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In this volume, Anne Krueger, one of America’s most distinguished economists and public servants, has assembled a significant body of her research and analysis, dating from 1997 to the present. The individual chapters have varied origins: some were speeches, others conference papers, journal articles, or book chapters. Several of the original papers have been revised in light of more recent events; and one chapter, a ‘farewell’ address to the IMF, had not previously been published.
The impetus for the collection stems from doubts over globalization and multilateral institutions engendered by the 2007–09 financial crisis and recession. In the preface, Krueger laments that ‘it has become fashionable to assert that globalization was an, if not the, underlying cause of the crisis . . . [S]ome have concluded that globalization has gone too far, and needed to be reversed in one or more critical dimensions.’ She notes that it is often forgotten ‘how great the benefits of globalization have been’, and that the purpose of this collection was to ‘assemble material that might remind the critics of the successes of globalization . . . and to point to some of the challenges that must be addressed if we are to improve the functioning of the system’. For Krueger, then, the goal should not be ‘reversing globalization’, but to ‘find ways to strengthen the domestic and international economic policies to reduce the costs, including the costs of crises’.
The collection is divided into four main parts. Part I consists of three chapters that describe the status of globalization and its benefits. It is intended to ‘set the stage’ for the policy analysis in subsequent chapters. Part II focuses on policy reform itself, with the goal of illustrating the overall role of economic policy and the political and institutional constraints that can deflect or water down necessary changes. Within this section are chapters with more detailed analysis of the impact of the Asian financial crisis, with South Korea providing a case study. A separate chapter provides contrasting case studies of economic reform in Brazil and Turkey. Part III contains the most specialized analyses. It consists of two chapters on sovereign debt and sovereign debt restructuring, including details of Anne Krueger’s specific proposal for a sovereign debt restructuring mechanism (SDRM). Part IV is devoted to multilateralism and the governance of the international economy. It includes separate chapters on the three central post World War II multilateral institutions: the World Bank, the GATT/WTO, and the IMF. In each case, Krueger explains the original purpose, the current operations, and the prospects for the future role of the three pillars of multilateralism. Chapter 14 addresses questions concerning the future of multilateralism in an era when doubts have been raised about the viability of the World Bank, WTO, and IMF. Krueger ends with a staunch defense of multilateral solutions and institutions in meeting future challenge to the international economy.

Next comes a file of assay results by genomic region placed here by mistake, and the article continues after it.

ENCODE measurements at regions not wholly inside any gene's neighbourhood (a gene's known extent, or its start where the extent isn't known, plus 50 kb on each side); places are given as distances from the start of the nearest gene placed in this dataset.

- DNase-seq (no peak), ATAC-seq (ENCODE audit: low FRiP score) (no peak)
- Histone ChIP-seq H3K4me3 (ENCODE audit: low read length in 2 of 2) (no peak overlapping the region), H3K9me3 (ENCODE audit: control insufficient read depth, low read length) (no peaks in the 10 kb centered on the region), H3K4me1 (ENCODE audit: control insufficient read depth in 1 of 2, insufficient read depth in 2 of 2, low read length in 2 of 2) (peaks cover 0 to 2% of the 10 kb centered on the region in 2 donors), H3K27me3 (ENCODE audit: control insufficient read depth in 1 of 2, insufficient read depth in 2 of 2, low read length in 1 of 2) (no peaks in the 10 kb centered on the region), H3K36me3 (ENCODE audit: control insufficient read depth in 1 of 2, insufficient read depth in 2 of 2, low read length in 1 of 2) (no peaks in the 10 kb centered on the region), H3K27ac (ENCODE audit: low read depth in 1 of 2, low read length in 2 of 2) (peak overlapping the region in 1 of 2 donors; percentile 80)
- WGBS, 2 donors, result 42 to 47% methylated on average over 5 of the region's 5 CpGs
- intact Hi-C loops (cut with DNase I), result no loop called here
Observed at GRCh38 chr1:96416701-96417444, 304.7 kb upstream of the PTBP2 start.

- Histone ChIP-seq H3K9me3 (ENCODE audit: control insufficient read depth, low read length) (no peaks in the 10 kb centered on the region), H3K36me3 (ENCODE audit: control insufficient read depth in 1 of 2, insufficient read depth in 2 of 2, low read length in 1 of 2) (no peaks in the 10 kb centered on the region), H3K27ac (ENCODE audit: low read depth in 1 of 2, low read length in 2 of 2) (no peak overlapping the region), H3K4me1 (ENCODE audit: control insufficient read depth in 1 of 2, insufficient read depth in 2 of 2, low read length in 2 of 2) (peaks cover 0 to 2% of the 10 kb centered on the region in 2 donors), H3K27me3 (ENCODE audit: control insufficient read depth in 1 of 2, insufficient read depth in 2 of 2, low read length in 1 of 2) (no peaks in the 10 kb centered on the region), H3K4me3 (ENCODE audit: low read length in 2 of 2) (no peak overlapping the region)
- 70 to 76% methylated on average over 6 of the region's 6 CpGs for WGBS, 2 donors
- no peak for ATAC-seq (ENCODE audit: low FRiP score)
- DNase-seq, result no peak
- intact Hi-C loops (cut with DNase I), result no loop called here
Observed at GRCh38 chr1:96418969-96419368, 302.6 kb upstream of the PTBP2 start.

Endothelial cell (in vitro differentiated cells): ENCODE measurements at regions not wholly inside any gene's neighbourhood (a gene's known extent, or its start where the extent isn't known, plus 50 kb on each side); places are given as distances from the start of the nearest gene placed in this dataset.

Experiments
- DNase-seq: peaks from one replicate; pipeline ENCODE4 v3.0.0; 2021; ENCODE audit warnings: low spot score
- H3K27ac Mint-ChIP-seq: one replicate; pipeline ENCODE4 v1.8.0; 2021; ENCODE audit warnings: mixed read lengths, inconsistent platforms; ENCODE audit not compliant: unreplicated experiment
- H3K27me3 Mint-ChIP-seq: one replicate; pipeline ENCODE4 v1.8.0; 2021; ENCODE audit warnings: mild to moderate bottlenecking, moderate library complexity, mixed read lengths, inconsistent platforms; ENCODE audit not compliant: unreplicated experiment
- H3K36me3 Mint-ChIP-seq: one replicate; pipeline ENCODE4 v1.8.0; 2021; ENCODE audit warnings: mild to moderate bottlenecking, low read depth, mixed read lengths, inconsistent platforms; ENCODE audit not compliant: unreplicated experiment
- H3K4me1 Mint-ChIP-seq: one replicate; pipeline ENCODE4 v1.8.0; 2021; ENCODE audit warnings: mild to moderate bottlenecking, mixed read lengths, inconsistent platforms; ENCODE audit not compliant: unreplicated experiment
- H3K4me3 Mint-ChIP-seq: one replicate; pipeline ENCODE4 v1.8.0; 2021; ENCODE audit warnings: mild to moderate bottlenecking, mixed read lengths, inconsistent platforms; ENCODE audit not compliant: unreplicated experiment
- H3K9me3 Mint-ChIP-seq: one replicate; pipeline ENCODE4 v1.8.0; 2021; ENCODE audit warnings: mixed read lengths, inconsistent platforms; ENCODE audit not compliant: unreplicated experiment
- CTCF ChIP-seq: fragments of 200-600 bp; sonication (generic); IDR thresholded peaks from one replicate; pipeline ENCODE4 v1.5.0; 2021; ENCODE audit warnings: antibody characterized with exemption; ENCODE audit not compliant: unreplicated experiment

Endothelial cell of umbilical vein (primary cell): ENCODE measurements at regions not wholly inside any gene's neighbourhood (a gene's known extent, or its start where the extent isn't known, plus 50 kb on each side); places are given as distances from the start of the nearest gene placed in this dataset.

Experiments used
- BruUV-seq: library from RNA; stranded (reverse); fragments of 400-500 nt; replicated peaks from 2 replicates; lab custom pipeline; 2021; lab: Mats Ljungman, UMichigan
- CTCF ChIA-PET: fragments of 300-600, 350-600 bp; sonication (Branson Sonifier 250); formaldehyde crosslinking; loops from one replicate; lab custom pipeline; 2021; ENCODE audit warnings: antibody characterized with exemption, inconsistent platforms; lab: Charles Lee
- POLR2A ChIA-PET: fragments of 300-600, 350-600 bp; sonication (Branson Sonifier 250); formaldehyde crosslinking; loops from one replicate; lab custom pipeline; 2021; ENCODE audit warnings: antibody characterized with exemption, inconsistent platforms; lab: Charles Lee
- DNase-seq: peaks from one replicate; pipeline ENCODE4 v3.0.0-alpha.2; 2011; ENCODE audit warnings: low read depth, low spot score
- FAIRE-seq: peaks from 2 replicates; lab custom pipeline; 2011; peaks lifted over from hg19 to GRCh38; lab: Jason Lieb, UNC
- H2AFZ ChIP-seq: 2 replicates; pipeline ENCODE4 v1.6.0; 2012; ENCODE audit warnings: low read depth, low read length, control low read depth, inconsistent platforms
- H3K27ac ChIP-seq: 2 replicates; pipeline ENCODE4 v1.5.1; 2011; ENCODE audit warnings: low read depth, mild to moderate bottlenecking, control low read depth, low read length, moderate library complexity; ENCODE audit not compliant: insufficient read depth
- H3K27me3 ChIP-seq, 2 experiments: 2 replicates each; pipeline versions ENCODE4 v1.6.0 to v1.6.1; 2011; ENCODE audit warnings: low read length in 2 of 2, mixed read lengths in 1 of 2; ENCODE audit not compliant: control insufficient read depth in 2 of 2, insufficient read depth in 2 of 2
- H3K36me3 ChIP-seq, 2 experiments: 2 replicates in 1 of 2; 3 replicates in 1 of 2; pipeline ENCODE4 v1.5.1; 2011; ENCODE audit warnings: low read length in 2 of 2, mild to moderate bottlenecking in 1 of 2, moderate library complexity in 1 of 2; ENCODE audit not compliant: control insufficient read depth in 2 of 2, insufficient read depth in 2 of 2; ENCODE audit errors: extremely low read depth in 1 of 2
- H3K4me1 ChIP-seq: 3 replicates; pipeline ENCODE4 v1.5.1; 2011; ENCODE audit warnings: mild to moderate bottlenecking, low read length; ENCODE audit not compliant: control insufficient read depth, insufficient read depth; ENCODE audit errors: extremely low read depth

One great benefit from Krueger’s own career stands out throughout the papers – the happy marriage of academic excellence with the practical sensibility derived from ‘real world’ experience as First Deputy Managing Director at the IMF and Chief Economist at the World Bank. The result, as the above chapter descriptions demonstrate, is a richly informed commentary on some of the most important and vexing analytic and policy questions of the postwar decades. There is space here for only several illustrations.
Donning an economic historian’s hat, in the first chapter of Part I Krueger traces the technological changes in transportation and communication that gathered force after 1800 and underpinned the modern period of globalization. Previously, most people lived their lives within four or five miles of their birthplace, and there was little commerce beyond local communities. It has been estimated that real wages in England showed little gain between 1200 and 1800, and overall living standards in Europe changed little from Roman times.